President Trump’s decision to decertify Iran’s compliance with the jcpoa is his toughest act yet against the nuclear deal. But it is far from what he promised along the campaign trail. Decertifying compliance is basically a compromise that “punts the problem over to Congress,” as the American Enterprise Institute’s Danielle Pletka wrote on October 6.
“If rolling back and diminishing Iranian power is the priority Mr. Trump insists it is, simply dumping the nuclear agreement in Congress’s lap may be the worst possible option,” she wrote. “That would be politically easy, but it won’t get the job done.”
President Trump’s senior aides, including Secretary of State Rex Tillerson, Defense Secretary James Mattis, and National Security Adviser H. R. McMaster, reportedly “recommended Trump keep the deal intact to preserve leverage over Tehran and avoid isolating the United States among its allies,” according to CNN. The compromise announced on October 13 will “allow Trump to publicly reject the deal while stopping short of withdrawing from a global agreement that even his top advisers believe is working to prevent Iran from obtaining a nuclear weapon.”
Meanwhile, the nature of the Iranian regime will remain unchanged. Iran will continue undermining U.S. interests in the Middle East and destabilizing the region.
And America’s global isolation continues.
Europe has been particularly strong in condemning President Trump for decertifying Iran’s compliance to the deal and threatening to dismantle the jcpoa. The leaders of France, Germany, and Britain issued a joint statement on October 13 to express their support for the Iran nuclear deal.
The European Union’s vice president and foreign policy chief, Federica Mogherini, told PBS NewsHour on October 11:
The rest of the international community will continue to stick to the agreement, as we have done so far. … We are living in a moment of tensions and growing risks on the nuclear side. We’re seeing threats coming from
As weak as President Trump’s move is, the responses of European leaders are even weaker—for now. The Iran nuclear deal was not based on trust for a reason. The Nuclear Non-Proliferation Treaty that Iran signed in 1970 did not stop it from pursuing nuclear weapons. Nor did international sanctions (although they did slow its progress). The flawed jcpoa will also fail to stop Iran from acquiring nuclear weapons. Ironically, President Trump’s compromise might actually speed up Iran’s dash for nuclear weapons. Iranian leaders have threatened as much.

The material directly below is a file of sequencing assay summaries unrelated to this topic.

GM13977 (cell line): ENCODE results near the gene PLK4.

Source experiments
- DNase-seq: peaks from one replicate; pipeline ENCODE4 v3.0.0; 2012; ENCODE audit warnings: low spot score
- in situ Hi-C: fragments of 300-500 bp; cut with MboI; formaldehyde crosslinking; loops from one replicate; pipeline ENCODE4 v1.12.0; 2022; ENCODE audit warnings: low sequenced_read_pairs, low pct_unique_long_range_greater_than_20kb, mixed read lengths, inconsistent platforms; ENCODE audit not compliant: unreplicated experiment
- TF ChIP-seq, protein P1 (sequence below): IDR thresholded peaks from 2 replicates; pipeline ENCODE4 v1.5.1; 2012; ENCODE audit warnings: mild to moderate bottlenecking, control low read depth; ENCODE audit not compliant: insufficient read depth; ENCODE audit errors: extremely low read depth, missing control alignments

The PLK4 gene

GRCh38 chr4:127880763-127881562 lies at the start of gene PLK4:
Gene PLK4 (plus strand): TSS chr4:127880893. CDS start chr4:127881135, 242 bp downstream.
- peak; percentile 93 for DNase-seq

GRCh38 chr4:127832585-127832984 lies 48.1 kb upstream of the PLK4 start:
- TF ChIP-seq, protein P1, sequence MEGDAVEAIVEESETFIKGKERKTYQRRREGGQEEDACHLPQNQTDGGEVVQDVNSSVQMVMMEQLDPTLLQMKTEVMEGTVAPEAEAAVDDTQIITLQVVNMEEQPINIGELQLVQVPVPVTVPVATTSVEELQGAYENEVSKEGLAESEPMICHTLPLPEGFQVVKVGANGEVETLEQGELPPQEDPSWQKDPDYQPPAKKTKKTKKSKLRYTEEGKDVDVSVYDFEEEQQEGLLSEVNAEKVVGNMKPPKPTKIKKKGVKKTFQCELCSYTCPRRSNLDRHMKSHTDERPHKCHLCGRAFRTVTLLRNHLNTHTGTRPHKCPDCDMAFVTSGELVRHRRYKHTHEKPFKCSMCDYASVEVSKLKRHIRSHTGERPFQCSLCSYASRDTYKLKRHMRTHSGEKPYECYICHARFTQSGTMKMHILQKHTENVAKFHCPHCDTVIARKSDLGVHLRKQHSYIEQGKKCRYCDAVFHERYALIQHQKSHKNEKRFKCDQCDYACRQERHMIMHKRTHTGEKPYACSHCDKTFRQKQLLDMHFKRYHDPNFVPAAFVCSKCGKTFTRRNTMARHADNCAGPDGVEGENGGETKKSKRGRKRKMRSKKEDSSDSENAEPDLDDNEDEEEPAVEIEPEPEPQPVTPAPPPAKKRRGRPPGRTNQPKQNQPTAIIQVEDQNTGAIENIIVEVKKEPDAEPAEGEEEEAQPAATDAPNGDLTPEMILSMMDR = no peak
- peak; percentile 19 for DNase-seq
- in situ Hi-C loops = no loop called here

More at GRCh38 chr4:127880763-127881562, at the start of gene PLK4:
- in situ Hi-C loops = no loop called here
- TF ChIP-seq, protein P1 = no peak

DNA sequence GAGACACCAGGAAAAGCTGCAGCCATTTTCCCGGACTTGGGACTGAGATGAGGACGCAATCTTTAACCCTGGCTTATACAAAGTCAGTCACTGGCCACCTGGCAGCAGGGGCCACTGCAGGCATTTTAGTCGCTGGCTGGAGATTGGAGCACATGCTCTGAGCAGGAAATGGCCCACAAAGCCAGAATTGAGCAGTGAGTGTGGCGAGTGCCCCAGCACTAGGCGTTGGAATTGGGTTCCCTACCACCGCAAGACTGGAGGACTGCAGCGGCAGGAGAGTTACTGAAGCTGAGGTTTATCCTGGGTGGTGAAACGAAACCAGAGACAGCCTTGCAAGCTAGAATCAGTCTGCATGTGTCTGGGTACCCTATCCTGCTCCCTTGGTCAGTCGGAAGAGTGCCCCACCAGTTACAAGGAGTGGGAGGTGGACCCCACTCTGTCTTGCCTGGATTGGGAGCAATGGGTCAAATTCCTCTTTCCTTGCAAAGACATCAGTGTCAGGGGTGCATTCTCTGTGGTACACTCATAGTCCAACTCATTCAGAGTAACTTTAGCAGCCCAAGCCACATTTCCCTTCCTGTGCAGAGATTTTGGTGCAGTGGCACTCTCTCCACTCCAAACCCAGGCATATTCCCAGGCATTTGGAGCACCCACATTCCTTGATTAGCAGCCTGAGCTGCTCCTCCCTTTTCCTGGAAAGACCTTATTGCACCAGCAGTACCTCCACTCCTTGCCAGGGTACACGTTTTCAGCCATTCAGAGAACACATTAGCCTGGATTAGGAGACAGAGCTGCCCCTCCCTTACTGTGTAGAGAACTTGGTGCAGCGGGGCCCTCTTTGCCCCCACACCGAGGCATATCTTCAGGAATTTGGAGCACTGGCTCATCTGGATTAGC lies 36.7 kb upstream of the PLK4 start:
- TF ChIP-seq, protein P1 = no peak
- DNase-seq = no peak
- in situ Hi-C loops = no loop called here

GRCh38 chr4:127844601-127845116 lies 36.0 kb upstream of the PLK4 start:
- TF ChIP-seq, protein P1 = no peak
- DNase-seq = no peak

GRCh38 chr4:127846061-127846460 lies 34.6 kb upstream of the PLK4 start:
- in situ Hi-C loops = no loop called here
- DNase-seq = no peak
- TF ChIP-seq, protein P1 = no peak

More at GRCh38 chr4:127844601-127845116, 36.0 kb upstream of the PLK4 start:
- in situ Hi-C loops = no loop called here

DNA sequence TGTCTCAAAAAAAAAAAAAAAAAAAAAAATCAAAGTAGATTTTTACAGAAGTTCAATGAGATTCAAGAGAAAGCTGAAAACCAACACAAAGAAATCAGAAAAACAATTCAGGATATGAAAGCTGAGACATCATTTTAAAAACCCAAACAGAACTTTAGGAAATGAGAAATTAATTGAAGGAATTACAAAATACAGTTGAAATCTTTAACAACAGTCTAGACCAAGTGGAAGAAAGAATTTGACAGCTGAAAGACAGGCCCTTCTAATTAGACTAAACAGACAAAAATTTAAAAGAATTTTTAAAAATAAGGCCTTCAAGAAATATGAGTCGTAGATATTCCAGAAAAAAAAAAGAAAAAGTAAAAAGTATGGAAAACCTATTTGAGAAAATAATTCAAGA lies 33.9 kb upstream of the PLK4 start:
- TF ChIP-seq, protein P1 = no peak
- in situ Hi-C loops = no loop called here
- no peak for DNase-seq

Nuclear World War III
The Bible warns of weapons of mass destruction and a nuclear World War iii. Matthew 24:22 speaks of a time when such weapons would be used so widely that they would nearly destroy every last man, woman, and child on Earth. Human extinction is only possible with weapons of mass destruction. The Bible also prophesies that Iran, or the “king of the south,” will trigger the destructive war that unleashes these weapons (Daniel 11:40). The latest developments on the Iran nuclear deal will not stop Iran from getting the weapons that it will use in this third world war.
In his October 2016 article “America’s Deadly Nuclear Deal With Iran,” Trumpet editor in chief Gerald Flurry warned that Iran “is about to push so hard and so aggressively that it will launch a massive war! But it won’t be with the United States, which is now too weak to even fight such a war. Instead, it will be against a new superpower with a fierce leader who will strike Iran and its radical Islamic allies like an overwhelming tornado.”
That new superpower will be Europe, but not under some of its current leaders.
Reported by: Anthony Chibarirwe – The Trumpet